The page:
The physical environment in which the three women live is repressive. The Salinas Valley in which Elisa and her husband live is a gloomy and secluded place. The valley was enclosed by “the high grey-flannel fog of winterthe sky and from all the rest of the world”. “On every side it sat like a lid on the mountains and made of the great valley a closed pot” (Steinbeck, 241). Further, ahead the author states, “there was no sunshine in the valley” (Steinbeck, 241). The absence of sunshine and the mention of gloom and fog hanging over the Salinas Valley points to lack of happiness in the life of Elisa. It shows that the world had also conspired to deny her of happiness. Miss Grierson is also depicted as living in an environment that was gloomy, unwelcoming, and lonely. “only Miss Emily's house was left, lifting its stubborn and coquettish decay above the cotton wagons and the gasoline pumps-an eyesore among eyesores” (Faulkner). Upon receiving the news of her husband’s death, the author depicts Mrs. Mallard’s environment as somber, lonely, unwelcoming, unhappy, and repressive to someone who is grieving. “There were patches of blue sky showing here and there through the clouds that had met and piled one above the other in the west facing her window” (Chopin, 213). The mention of clouds hanging over the women, desolation, desertion and other related issues all point to repression of the women protagonists.
The three women are hard workers whose work, effort, and feelings go unnoticed. Although Elisa was very good at growing flowers, her husband seemed not to appreciate that enough and wished she could do some other work in a similar manner. "Some of those yellow chrysanthemums you had this year were ten inches across. I wish you'd work out in the orchard and raise some apples that big." (Steinbeck, 242). The indication of her eyes sharpening points to her displeasure with that comment but she could not argue with her husband. She just admitted, probably with some annoyance, that maybe she could do it too because she had a gift with things, all right. Earlier Henry had told Elisa “you’ve got a gift with things” (Steinbeck, 242). Miss Grierson had a “been a tradition, a duty, and a care; a sort of heredity obligation upon the town” (Faulkner). She had been an iconic figure of repression of women since 1894 in her hometown. However, at her death she led a solitary and unappreciated life. Mrs. Mallard loved her husband although he could have been mistreating her because his death gave made her feel “free”. She was also weak in the body, “as powerless as her two white slender hands would have been”. As such, it seems unfair and unjust for her to bear the blunt of unverified news about death of a loved one.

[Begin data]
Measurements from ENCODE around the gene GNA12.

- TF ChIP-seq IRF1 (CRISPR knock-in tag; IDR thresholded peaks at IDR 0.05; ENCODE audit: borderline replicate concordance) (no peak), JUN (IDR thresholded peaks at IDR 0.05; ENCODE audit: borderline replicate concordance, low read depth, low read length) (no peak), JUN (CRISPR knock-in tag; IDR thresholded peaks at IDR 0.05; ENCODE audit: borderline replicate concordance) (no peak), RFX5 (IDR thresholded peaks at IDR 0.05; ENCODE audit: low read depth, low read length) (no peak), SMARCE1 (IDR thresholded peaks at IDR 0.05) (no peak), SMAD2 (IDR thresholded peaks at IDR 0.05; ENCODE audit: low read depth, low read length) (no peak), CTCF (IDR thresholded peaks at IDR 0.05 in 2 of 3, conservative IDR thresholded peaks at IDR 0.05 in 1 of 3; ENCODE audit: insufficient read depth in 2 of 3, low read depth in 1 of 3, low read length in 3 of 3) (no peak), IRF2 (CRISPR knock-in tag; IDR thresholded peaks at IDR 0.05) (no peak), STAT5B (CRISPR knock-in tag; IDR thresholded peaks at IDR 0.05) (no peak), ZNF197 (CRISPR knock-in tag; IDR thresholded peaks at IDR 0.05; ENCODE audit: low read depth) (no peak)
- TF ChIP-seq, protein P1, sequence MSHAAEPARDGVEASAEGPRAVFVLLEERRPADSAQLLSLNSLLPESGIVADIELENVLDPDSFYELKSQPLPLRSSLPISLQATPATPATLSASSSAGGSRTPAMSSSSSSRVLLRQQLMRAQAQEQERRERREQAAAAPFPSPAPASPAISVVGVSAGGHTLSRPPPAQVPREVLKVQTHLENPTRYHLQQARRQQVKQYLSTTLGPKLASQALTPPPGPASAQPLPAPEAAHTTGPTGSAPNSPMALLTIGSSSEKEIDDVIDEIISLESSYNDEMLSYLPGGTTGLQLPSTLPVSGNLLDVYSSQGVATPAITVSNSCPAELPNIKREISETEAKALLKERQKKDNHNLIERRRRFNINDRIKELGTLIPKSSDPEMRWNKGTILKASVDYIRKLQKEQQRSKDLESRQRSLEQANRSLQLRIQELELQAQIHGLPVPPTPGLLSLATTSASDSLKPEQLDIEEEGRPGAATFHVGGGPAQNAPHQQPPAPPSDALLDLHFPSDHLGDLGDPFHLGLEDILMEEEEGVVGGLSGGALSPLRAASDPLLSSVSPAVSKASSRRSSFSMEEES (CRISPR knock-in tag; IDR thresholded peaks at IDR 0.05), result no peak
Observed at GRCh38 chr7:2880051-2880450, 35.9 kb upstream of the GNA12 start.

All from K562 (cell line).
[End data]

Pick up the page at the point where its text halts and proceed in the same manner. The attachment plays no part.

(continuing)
The three women faced mockery from other people. Miss Grierson was the victim of unjustified attacks by the mayor over tax remittances. Four men also crossed Miss Emily’s lawn and slink about the house like buglers, sniffing her house. The men did so without her consent to establish whether it was the source of some smells. In the story about Elisa, she had a demeaning encounter with a big stubble-bearded man who wanted to use trickery to do some business of sharpening tools and repairing pots at their home. The man was insistent and seems to have been undermining Elisa. In the case of Mrs. Mallard, she had her husband’s friend, Richard as the one who broke the news of her husband’s death. This happened although authorities or medics had not verified the death of Mr. Brently Mallard
The women protagonists in "The Story of an Hour", "The Chrysanthemums" and "A Rose for Emily" are deeply repressed. Men women treat the women unjustly and in an unfair manner. The women are also depicted as being in environments that are either cloudy, gloomy and unwelcoming or lonely and unhappy. They all have some loneliness by either staying alone in their houses such as Miss Grierson or in unaffectionate relationships such as Mrs. Mallard. They are also lack children and are all victims of intrusions by people that are not close family relatives. The three women are also hardworking (Elisa and Miss Grierson) or caring (Mrs. Mallard) but the people in their lives do not appreciate them. If anything, the people around them demean and demoralize them as noted Henry Allen’s behavior where instead of appreciating his wife, all he could ask for was for her to tend to the oranges. In the end, repression causes the deaths of Mrs. Mallard and Miss Grierson while Elisa is heartbroken and unhappy with her husband’s mockery and lack of appreciation for her gardening efforts.
Chopin, Kate. “The story of an Hour”. Short fiction: Classic and contemporary. 4th ed. Eds. Charles Bohner and Dean Dougherty. New Jersey: Prentice Hall. 1999. 213-214. Print
Faulkner, William, “A Rose for Emily”
Steinbeck, John. "The Chrysanthemums." Literature: An Introduction to Fiction, Poetry, and Drama. Ed. X. J. Kennedy and Dana Gioia. 6th ed. New York: Harper Collins, 1995. 239-47.